Passengers to UK extending quarantine over test delays amid fears system could collapse

Consumer advocate Which? finds travellers are paying hundreds for Covid tests that never arrive

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Some passengers arriving in the UK are forced to extend their quarantine because private labs are failing to deliver Covid-19 tests on time.

An investigation by consumer advocate Which? found travellers were paying hundreds of pounds to alternative test providers, while others were missing work as they were required to stay at home.

Anyone arriving in the UK must quarantine at home for a mandatory 10 days. Travellers are required to take a PCR test on day two and day eight of their quarantine, and are allowed to leave quarantine if they test negative twice.

Arrivals from red-list countries must quarantine in a government-approved hotel – with tests supplied as part of the £1,750 accommodation package.

Tests delivered to households by private providers typically cost £160 to £200, but some are more than £500, Which? found.

Travellers are not entitled to free tests supplied by the National Health Service.

But it is understood only four private test providers of more than 500 on a government list are accredited.

There are concerns that the travel test system – already struggling to handle demand – could be overwhelmed when travel restrictions are lifted.

Erkal Taskin, who returned from Turkey after visiting his ill father in early April, said he didn’t receive his day-two test kit from government-listed provider Anglia until a week after arrival.

He received his day-two result 15 days after arrival and he is still to receive his day-eight result.

“I wasn't sure when I could leave my house and there was no one to ask,” he said.

“I ended up waiting for so long before I could go back to work, which was a huge problem.”

LONDON, ENGLAND - APRIL 23: Passengers are escorted through the arrivals area of terminal 5 towards coaches destined for quarantine hotels, after landing at Heathrow airport on April 23, 2021 in London, England. From 4am this morning, passengers landing in the UK from India are now required to stay in isolation at government-approved hotels for ten days, in a bid to prevent the spread of a new strain of the COVID-19 virus. Indian health services are currently struggling to fight soaring infection rates and a rapidly-rising death toll. (Photo by Leon Neal/Getty Images)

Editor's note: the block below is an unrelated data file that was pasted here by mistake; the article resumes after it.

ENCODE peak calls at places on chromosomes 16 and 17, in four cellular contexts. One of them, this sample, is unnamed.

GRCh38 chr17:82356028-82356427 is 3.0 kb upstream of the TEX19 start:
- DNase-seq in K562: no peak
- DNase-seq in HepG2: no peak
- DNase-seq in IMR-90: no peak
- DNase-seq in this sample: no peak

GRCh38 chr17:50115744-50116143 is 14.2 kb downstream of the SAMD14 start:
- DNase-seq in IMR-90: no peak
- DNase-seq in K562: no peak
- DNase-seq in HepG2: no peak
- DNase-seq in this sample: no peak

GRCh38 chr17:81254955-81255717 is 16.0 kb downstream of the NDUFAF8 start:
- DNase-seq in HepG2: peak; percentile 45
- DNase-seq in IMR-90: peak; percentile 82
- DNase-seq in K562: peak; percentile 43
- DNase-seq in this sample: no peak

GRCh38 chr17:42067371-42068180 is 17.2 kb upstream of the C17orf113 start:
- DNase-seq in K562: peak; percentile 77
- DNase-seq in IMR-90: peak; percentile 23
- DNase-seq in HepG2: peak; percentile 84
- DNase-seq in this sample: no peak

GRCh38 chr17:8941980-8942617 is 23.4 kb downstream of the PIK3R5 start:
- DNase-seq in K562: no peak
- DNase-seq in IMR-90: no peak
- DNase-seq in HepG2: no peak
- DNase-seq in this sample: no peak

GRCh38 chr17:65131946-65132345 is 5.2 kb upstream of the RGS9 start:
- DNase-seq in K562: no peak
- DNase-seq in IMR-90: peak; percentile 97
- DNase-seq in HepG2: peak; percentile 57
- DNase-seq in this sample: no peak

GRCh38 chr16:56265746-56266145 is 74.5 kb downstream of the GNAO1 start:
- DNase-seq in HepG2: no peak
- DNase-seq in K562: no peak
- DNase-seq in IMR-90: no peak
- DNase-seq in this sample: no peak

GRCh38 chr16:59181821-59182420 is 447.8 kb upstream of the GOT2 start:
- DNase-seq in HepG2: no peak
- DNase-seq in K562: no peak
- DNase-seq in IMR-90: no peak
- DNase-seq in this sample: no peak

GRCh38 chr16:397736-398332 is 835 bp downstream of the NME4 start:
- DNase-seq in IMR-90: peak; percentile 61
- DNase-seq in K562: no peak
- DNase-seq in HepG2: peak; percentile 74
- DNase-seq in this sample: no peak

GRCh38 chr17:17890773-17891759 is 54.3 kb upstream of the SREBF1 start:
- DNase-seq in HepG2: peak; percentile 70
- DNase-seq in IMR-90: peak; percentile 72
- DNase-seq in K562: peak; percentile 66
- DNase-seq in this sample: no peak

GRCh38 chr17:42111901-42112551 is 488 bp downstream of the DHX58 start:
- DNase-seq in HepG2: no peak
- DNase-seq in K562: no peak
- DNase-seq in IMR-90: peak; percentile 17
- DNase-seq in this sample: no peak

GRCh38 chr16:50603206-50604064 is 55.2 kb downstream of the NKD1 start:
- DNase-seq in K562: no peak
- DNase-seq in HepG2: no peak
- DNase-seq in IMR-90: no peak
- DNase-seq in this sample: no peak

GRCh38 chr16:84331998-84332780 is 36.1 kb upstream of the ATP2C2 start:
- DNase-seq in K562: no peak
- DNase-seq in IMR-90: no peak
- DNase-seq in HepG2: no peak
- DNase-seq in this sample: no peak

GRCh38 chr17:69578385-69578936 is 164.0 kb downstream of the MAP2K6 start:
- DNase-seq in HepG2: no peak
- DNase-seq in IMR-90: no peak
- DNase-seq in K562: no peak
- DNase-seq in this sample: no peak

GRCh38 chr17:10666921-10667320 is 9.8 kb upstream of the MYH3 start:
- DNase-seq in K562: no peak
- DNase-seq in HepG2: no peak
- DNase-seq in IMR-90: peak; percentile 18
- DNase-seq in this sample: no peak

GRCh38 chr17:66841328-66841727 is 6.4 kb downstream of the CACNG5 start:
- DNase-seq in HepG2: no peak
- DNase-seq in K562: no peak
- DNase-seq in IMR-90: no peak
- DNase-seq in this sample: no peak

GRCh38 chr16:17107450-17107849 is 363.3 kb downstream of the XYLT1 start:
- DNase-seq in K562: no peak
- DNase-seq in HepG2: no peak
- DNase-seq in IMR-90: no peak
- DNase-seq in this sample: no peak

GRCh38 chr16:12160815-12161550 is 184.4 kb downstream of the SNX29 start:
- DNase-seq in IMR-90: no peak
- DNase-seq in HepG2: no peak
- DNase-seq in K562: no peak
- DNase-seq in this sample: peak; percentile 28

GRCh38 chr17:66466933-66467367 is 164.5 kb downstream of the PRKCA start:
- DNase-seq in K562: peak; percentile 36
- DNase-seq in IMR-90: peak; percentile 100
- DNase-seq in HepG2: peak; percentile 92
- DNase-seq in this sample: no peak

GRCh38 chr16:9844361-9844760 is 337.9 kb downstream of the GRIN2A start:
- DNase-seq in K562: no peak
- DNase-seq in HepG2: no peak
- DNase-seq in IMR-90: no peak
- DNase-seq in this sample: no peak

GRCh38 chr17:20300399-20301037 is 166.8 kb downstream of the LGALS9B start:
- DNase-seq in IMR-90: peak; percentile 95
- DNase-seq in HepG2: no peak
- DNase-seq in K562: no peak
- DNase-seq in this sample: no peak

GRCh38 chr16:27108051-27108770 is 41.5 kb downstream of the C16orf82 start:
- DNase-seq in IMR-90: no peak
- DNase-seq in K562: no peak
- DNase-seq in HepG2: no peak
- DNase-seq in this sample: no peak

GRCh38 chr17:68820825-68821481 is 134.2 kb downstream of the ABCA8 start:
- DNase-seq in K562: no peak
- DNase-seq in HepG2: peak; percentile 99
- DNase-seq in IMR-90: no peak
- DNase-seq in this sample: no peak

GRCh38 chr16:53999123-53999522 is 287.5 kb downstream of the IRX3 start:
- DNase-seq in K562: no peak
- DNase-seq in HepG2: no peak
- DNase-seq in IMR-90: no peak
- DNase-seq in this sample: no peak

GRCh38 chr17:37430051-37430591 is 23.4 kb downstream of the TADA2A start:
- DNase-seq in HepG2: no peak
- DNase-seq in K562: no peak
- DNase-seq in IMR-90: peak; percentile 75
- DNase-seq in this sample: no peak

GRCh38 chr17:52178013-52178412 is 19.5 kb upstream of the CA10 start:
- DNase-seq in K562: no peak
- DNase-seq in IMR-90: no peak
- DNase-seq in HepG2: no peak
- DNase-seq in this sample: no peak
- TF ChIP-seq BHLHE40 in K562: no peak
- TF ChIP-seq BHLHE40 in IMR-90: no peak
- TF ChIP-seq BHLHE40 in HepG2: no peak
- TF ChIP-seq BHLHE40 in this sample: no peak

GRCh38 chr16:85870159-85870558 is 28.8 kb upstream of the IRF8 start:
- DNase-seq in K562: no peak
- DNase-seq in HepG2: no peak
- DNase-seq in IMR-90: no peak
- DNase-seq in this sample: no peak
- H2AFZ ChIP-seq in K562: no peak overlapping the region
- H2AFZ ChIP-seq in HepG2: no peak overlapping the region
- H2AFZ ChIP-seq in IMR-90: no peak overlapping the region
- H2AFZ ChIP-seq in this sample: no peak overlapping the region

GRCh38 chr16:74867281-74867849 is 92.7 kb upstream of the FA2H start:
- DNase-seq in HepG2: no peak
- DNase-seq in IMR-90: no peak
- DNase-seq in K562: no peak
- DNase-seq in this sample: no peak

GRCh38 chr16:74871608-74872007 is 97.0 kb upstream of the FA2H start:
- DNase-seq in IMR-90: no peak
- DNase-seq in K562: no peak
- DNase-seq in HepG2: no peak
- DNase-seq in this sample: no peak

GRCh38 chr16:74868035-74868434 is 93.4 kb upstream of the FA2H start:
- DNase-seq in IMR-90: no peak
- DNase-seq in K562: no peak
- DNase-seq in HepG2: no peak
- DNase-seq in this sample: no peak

Another traveller complained on Trustpilot about a different provider, claiming that after failing to receive day-two test results, they paid for a ‘Day Five Test to Release Kit’ – which would have allowed an early end to quarantine on receipt of a negative result.

The traveller said “now on day nine, we still have no results, so it was a waste of £110 plus £175”.

Royal Mail said there were no reported delays in its network related to use of the company’s priority post boxes for managing travellers’ test results, after some providers blamed delayed postal deliveries.

Oncologica, one of the largest laboratories to partner many government-listed test providers, apologised for delays and said there has been an “unprecedented increase in Covid testing enquiries and kit orders received since government travel rules were introduced”.

Nationwide Pathology, another major private test supplier, also apologised for “large scale disruption to the delivery of both kits and samples”.

Travel editor at Which? Adam Boland said the system couldn’t cope with the current level of demand.

“It’s clear the system could buckle under the pressure when mass international travel restarts and hundreds of thousands more people are reliant on it,” he said.

“Travellers shouldn’t have to shop around for something as crucial as a test provider – they simply need a service that is accessible, reliable and delivered on time. It is critical that the government addresses issues with testing ahead of restarting international travel.”

A spokesman for the Department of Health and Social Care said it raised every public complaint with private test providers.

“We also monitor all providers’ performance, including their delivery and test turnaround times,” he said.

“We will take rapid action against any company that is providing an inadequate service. In the first instance, they will receive a warning and are given five days to demonstrate they have addressed concerns, and if not, they are removed from the list.”